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New 500-Yen Coin Could End Vending-Machine Headache

November 6, 2000
The new 500-yen coin (right) is harder to counterfeit than the old version (left).

On August 1, 2000, a new 500-yen coin (4.55 U.S. dollars at 110 yen to the dollar) was introduced in Japan. Because the old coin bore a striking resemblance to a foreign coin of much lower value, Japan's vending machines had been unable to distinguish between the former and a slightly altered version of the latter. Even before the new coin was launched, vendors had tried to halt the counterfeiting by disenabling their machines from accepting 500-yen coins altogether; of the approximately 5.5 million vending machines in Japan, around 70% had stopped taking the coin. The currency of another country was, in effect, driving out the use of a local coin. To rectify this unusual situation, the Ministry of Finance took the step of issuing a new coin.

An Uncanny Resemblance
The old 500-yen coin (the minting of which was halted in 1999) is imperceptibly lighter than the foreign coin, and the diameter and material composition (75% copper, 25% nickel) of the two coins are identical. Although the surface designs differ, tampering with the latter made it impossible for vending machines to distinguish between the two. As a result, beginning a few years ago, incidents of people dropping slightly altered coins into vending machines and, without making a purchase, pushing the return lever to receive 500-yen coins have become rampant. Left with no other recourse, vendors stopped accepting 500-yen coins.

The main feature of the new coin is a change in its material composition, which now consists of 72% copper (formerly 75%), 8% nickel (25%), and 20% zinc (0%). Though the diameter and thickness are unchanged and the weight is almost identical, its conductivity differs from both the old coin and the foreign coin. Therefore, setting the vending machines to accept only the new coin makes it possible to filter out the "counterfeit" variety.

In addition, a number of innovations have been introduced to thwart would-be counterfeiters. Inside the large, vertically elongated zeros of the figure "500" on one side of new coin are smaller, "latent" characters for 500 yen, which are visible when viewed from below. And the outside edge has a "helical milled" slanted-line pattern.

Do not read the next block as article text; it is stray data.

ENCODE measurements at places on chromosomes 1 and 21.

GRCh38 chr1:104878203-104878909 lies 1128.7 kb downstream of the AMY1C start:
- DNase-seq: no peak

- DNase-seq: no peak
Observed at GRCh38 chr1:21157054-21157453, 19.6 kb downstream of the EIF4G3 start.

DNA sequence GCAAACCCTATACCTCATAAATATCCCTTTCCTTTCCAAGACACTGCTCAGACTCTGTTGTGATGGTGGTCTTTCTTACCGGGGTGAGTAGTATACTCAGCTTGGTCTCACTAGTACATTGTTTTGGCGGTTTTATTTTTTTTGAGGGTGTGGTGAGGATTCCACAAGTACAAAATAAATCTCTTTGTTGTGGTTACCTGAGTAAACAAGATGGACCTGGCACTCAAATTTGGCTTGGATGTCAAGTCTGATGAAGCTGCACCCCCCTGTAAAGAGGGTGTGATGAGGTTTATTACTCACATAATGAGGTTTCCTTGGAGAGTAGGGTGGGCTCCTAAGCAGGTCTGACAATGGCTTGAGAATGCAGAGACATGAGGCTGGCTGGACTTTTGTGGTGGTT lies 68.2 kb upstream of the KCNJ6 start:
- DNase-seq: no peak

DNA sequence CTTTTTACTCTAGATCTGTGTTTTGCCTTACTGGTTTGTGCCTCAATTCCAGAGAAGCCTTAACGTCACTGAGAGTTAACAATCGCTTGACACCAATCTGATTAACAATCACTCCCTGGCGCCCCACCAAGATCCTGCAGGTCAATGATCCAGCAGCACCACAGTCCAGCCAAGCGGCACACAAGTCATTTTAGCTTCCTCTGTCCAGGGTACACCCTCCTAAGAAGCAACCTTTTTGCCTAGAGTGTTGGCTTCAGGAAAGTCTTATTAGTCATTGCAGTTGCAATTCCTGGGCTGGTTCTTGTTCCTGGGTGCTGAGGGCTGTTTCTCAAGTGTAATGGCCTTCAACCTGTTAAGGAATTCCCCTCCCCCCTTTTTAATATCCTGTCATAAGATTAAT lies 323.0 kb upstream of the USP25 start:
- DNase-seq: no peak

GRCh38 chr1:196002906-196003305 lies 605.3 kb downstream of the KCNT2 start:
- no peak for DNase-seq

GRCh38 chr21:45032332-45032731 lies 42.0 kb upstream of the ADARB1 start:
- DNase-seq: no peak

Will It Catch On?
It remains to be seen whether or not the new coin will be usable at vending machines. The internal data of the machines that used to accept the old coins needs to be rewritten, but because rewriting costs more than 40,000 yen (364 dollars) per machine (including labor), many vendors might be inclined to simply leave the machines as they are and continue refusing 500-yen coins.

Beginning around October, vending machines for beverages, cigarettes, train tickets, and other items should begin accepting the new coin. Counterfeits are unlikely to crop up again, since a fake coin would have to have the same shape and material composition (conductivity) as the new coin and be much lower in value.

To be on the safe side, though, vending-machine makers have developed a mechanism that causes the same coin that was put into a machine to be returned--instead of a new coin--when the change lever is pushed, making it more difficult for swindlers to walk away with a large haul.

The last time a new coin was issued in Japan to foil counterfeiting was in 1897, when a hole was added to the center of the 5-sen (1 sen = 1 hundredth of 1 yen) coin.

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Trends in JapanCopyright (c) 2000 Japan Information Network. Edited by Japan Echo Inc. based on domestic Japanese news sources. Articles presented here are offered for reference purposes and do not necessarily represent the policy or views of the Japanese Government.